Ingrams with an 80GT from Audi UKs heritage collection

Ingrams with an 80GT from Audi UK's heritage collection

David Ingrams, who retired from Audi UK's press office today (31 July) played a key role in helping the German automaker's engineers achieve "uncompromised" right hand drive configurations and also oversaw a collection of about 50 classic cars, many of which he helped to launch when new. The man who praised Audi for taking the long-term view has himself served 36 years with the automaker and the connection may not yet be completely severed.

The chat was one of those chances that just pop up occasionally when covering the fascinating automaking biz - Audi was holding its annual range review at a posh former stately pile conveniently near my home base. But the welcome speech from PR chief Jon Zammett unusually included the news of Ingrams' imminent departure, with more praise, anecdotes - and a slight waver in the voice - than I've heard in many a year. Few media chiefs acknowledge a departing colleague quite so warmly and I've never before heard one referred to as "my wingman".

Ingrams acknowledged it may not now be possible to get a start in the auto industry in quite the manner as he managed it back in April 1978. He had wanted to be a pilot but eyesight was an issue. Mad on cars and motorsport and "good at maths", he initially pursued an accounting qualification, "got bored with that" and then entered the civil service, "also getting bored with that".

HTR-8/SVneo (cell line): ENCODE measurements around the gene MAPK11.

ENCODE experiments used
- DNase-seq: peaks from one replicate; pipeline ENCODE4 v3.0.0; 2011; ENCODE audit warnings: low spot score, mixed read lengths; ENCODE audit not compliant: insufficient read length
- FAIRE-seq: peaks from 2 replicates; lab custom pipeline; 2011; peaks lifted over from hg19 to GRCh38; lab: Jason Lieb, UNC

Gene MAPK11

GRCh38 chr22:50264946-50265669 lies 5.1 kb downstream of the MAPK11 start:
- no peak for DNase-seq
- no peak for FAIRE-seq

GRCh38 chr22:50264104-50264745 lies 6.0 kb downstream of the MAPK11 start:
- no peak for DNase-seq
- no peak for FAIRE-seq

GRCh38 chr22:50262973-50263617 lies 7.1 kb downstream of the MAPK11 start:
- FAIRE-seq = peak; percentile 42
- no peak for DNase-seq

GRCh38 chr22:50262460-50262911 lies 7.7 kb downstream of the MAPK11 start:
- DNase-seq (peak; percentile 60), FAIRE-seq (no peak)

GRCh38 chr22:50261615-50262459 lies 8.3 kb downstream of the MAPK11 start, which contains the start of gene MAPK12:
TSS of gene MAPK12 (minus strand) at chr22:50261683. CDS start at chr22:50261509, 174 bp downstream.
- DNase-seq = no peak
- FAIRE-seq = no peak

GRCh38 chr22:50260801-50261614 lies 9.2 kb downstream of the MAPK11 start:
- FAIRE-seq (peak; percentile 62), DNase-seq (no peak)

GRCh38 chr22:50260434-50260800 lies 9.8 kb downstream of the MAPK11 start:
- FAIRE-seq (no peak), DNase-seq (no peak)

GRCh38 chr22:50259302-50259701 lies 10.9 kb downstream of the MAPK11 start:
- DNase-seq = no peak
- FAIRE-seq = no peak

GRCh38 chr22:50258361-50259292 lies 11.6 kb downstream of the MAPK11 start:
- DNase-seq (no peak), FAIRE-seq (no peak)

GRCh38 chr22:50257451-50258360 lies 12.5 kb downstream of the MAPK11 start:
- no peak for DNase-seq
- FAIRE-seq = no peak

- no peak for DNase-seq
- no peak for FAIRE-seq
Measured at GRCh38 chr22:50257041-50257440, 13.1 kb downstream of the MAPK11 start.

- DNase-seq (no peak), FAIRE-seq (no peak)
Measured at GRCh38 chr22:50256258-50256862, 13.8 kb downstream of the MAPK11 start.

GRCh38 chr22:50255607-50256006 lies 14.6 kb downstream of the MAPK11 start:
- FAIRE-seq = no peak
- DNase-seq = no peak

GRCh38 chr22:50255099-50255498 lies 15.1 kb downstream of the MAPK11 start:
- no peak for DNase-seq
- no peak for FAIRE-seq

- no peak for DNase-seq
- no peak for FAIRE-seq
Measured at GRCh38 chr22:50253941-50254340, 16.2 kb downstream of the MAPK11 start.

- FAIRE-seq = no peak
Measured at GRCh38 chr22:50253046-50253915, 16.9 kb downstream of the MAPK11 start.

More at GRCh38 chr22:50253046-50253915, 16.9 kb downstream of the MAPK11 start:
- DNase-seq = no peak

"At the time, I had no idea that, in the motor industry, there were jobs such as PR and marketing, essential office jobs," he said. "I wrote to four car companies - Volkswagen GB, Mercedes, Porsche and BMW - all German, said I loved cars had no qualifications, was keen to learn and asked if they could contact me when they had anything that might suit my background." He had replies back - this is rare today - saying he'd be kept in mind.

Ingrams had grown up in Ramsgate, Kent, and the German car interest came from seeing VWs and Audis arrive at the port where the automaker at the time had a large import centre. One day, the phone rang at his dad's newsagent shop - a VW manager had remembered the letter, lost it so simply asked a secretary to ring every Ingrams in the phone book. Would that happen today?

That led to a first job at Ramsgate as a factory order clerk, collating dealer orders and placing weekly orders with the German assembly plants. Ingrams' natural enthusiasm for cars had been noticed, however, and opportunity soon knocked as VW, which also ran Audi at the time, was planning the move from Purley, south of London, to Milton Keynes and, as always happens, not all staff were willing to relocate. For a young man on the up, it was "terribly exciting", said Ingrams, recalling he did move and was soon taken under the wing of then Audi marketing boss John Meszaros, a Hungarian who'd fled the 1956 uprising for the UK and started at VW as a car cleaner.